Australian opposition leader Peter Dutton backs meetings between Prime Minister Anthony Albanese and Chinese President Xi Jinping, but says the center-right coalition remains “realistic” about China’s actions rice field.
This means the Albanians met with President Xi earlier this week on a number of issues, from human rights issues in Xinjiang to the detention of Chinese-Australians to the potential lifting of trade sanctions that blocked $20 billion (US$13.5 billion). After raising the issue with Beijing. ) value of goods entering the Chinese market.
The coalition leader said on Sunday that China had “difficulties” in recent years with Canada, New Zealand, the United States, the United Kingdom, Australia and many others.
“We want a normalized relationship, we want a good business relationship,” said Dutton. sky news on sunday. “But most of all, we want peace in the region, and the Prime Minister will promote it like any other world leader. Of course we support it, but if China Be realistic about what they say, what they do, and the environment we live in.”
Referring to the Turnbull government’s decision with Huawei regarding Australia’s 5G network, Dutton said, “Australia has always stood by its values and we are not going to compromise on that.
“Let’s be realistic about the situation,” Dutton said. “It was just a few days before the meeting [with Albanese] Xi Jinping donned his military uniform and prepared his people for conflict. ”
His comments were echoed by opposition diplomatic spokesman Simon Birmingham, who suggested Australia should impose sanctions against China under the Magnitsky Act.
The Magnitsky Act allows governments to impose economic sanctions against individuals or companies deemed human rights abusers. Australian law currently applies only to Russians involved in serious corruption and human rights violations.
Birmingham on Sunday Said Australia needs to be firm in ‘pointing out egregious violations by others’, including on human rights issues.
“Australia lags far behind like-minded and peer countries in terms of actions related to Iran,” he told the ABC Insider show.
“Many have made it clear that they do not want sanctions that could hurt the Iranian people in terms of economic sanctions, but they should not be targeted, as we did in response to the Russian aggression. I believe that there are many cases where personal sanctions are applied in Ukraine.”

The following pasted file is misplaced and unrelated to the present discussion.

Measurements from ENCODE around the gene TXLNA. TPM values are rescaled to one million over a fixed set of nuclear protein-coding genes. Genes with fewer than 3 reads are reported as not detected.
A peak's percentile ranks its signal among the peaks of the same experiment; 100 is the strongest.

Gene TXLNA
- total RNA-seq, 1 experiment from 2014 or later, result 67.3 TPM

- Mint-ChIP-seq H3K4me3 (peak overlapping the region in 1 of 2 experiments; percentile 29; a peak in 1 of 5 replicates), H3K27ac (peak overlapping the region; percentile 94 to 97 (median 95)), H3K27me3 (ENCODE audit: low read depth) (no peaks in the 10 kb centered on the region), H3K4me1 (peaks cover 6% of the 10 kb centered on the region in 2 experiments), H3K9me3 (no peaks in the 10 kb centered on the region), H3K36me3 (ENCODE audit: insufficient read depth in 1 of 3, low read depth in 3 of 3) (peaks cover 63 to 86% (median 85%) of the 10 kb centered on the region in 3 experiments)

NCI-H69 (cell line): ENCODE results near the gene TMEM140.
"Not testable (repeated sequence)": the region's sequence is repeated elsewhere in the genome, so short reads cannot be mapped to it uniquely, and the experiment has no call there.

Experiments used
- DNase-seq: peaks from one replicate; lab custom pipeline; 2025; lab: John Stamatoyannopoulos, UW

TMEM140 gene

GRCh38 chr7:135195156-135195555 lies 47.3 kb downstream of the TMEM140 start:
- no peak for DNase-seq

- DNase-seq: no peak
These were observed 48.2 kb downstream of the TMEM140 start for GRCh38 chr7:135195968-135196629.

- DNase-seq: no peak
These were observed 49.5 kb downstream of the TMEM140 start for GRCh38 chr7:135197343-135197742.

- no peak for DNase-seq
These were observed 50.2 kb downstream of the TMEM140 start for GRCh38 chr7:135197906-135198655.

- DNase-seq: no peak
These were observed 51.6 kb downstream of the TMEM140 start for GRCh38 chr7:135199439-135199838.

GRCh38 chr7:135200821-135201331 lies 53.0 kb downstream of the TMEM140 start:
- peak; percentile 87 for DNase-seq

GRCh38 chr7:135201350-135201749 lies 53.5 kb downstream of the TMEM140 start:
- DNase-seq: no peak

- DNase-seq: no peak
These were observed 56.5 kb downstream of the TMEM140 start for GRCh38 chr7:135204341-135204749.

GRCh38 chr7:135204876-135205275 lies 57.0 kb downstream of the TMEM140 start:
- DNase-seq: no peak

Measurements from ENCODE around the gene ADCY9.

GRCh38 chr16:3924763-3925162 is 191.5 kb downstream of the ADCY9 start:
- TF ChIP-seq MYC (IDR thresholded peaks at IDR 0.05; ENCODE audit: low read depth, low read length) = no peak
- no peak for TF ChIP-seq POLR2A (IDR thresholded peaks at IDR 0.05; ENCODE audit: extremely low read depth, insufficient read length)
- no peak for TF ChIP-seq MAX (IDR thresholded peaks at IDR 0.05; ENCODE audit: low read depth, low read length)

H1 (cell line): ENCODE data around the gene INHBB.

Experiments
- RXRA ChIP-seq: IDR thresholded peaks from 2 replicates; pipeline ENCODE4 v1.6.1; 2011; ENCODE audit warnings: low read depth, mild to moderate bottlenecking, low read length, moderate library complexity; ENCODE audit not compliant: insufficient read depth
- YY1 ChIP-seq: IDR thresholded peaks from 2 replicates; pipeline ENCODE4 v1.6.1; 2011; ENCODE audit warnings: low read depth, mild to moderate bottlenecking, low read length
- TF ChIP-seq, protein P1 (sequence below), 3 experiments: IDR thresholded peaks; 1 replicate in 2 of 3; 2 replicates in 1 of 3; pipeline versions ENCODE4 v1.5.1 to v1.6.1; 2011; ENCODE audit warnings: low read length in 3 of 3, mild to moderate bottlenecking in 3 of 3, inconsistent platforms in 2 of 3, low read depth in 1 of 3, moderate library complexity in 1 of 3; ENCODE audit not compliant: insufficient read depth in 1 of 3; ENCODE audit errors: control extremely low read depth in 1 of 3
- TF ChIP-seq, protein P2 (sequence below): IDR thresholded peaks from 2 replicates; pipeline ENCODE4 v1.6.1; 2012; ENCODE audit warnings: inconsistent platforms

China policy experts, meanwhile, say that a diplomatic thaw with Beijing should not be the ultimate goal of US and Australian leaders, instead getting the Chinese Communist Party (CCP) to uphold international rules on human rights and trade. He said the focus should be on
John Lee, a former senior adviser to Foreign Minister Julie Bishop, said the recent meetings between U.S. President Joe Biden, Australian Prime Minister Anthony Albanese and Chinese President Xi Jinping will be a stepping stone to resuming normal diplomatic communications. He said it was just a step, and that there would be a big change in bilateral relations. It was unlikely.
“A verbal agreement with Xi should not be trusted or taken seriously given how long Chinese leaders have said one thing and done another,” he said. He told the Epoch Times in an email.
“Rather than seeking a verbal understanding with Xi Jinping, President Biden will work more closely with allies and partners in Asia to limit China’s strategic options and encourage Beijing to use force to achieve its objectives.” We need to focus on discussing ways to discourage people from considering
Daniel Y. Teng contributed to this report.